Montgomery Central Appraisal District is anticipating around 108,000 home appraisal protests filed this year, Chief Appraiser Janet Jennings-Doyle said during the county’s property tax workshop April 15 in Magnolia.

In a nutshell

Along with Tammy McRae, Montgomery County’s chief tax assessor-collector, Jennings-Doyle has held a series of property tax workshops across the county. The two county officials discussed topics such as:

  • The property tax system
  • Real estate trends
  • The 2024 notice of appraised value
  • The right to protest and the deadline
  • Tax rates
  • Payment options and deadlines

During her presentation, Jennings-Doyle shared protest data that showed there were 98,554 protests in 2023—an 11,900 increase from 2022’s 86,654 protests.

“Please do not hesitate to do that,” Jennings-Doyle said about filing protests. “It is your right, and we encourage you to do that.”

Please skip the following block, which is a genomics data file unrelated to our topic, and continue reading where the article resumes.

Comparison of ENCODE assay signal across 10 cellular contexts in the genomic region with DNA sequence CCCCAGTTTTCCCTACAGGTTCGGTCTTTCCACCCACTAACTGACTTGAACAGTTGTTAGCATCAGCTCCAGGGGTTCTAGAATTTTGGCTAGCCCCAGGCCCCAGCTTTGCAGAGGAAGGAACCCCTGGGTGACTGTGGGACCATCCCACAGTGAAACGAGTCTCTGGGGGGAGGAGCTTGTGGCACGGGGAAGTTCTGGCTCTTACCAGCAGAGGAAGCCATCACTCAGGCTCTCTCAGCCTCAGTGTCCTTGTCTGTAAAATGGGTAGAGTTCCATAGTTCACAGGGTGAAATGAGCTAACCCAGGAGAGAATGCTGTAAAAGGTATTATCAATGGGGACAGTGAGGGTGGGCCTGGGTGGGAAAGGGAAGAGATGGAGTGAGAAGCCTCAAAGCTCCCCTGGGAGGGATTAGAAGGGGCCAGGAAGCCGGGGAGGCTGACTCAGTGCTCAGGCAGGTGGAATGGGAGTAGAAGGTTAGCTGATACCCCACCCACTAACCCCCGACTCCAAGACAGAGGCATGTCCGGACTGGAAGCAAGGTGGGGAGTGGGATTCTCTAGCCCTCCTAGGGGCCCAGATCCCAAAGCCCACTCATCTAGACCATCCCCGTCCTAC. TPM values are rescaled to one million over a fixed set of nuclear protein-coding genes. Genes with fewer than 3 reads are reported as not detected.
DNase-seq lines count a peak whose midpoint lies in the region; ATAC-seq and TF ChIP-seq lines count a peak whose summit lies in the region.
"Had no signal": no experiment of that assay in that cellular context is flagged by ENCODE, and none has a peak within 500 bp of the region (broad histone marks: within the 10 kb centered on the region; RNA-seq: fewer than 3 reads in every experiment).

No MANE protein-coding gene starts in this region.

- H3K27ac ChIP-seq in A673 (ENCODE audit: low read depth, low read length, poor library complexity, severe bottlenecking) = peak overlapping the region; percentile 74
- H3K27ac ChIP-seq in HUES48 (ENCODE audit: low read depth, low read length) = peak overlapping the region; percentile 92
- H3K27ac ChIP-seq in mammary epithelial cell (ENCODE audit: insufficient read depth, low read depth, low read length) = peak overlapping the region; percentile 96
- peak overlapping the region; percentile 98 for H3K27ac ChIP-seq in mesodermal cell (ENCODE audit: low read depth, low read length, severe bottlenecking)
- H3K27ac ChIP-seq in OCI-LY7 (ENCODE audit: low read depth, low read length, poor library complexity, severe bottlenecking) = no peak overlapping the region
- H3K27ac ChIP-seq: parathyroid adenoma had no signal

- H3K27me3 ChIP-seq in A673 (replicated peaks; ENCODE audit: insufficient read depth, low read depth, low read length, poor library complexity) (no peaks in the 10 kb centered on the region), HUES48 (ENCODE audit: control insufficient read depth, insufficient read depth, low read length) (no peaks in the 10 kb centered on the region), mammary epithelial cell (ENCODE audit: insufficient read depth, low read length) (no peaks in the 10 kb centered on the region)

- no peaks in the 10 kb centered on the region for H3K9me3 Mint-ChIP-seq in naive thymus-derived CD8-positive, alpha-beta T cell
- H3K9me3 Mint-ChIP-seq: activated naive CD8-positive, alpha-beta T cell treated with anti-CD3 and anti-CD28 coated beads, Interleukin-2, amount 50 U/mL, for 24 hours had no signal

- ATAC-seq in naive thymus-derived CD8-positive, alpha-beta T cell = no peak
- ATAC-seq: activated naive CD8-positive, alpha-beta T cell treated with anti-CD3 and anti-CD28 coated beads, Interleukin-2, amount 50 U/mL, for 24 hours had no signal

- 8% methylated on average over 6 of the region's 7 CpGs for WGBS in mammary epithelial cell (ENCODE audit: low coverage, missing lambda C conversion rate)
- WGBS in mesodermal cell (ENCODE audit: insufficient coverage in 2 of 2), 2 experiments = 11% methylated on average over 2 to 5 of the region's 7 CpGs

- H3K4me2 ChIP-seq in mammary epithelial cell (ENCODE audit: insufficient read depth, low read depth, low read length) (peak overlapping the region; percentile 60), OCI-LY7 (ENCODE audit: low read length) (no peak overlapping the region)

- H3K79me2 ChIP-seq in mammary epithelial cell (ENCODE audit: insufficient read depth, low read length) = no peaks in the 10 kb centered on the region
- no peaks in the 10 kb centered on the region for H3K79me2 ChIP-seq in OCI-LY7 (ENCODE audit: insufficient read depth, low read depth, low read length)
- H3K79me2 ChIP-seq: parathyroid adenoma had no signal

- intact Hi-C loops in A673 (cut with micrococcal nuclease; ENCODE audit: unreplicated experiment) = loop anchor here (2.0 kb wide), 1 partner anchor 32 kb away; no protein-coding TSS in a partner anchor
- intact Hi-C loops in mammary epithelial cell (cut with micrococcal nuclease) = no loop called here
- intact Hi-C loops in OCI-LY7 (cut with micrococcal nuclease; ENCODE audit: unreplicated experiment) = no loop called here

Dates to know

Homeowners have until May 15 or 30 days after they receive their notice of appraised value—whichever date is later—to file protests, Jennings-Doyle said during her presentation.

Between May 15 and July 20, appraisal review boards will hear protests from property owners, make determinations and approve appraisal records, according to McRae’s presentation. Then, local taxing entities will adopt their respective tax rates between July 25 and Sept. 30.

The county’s tax office will begin the collections phase of the property tax cycle on Oct. 1, with the peak of collections taking place between Oct. 1-Jan. 31, McRae said.

“Property tax is the No. 1 revenue source for most taxing jurisdictions,” McRae said.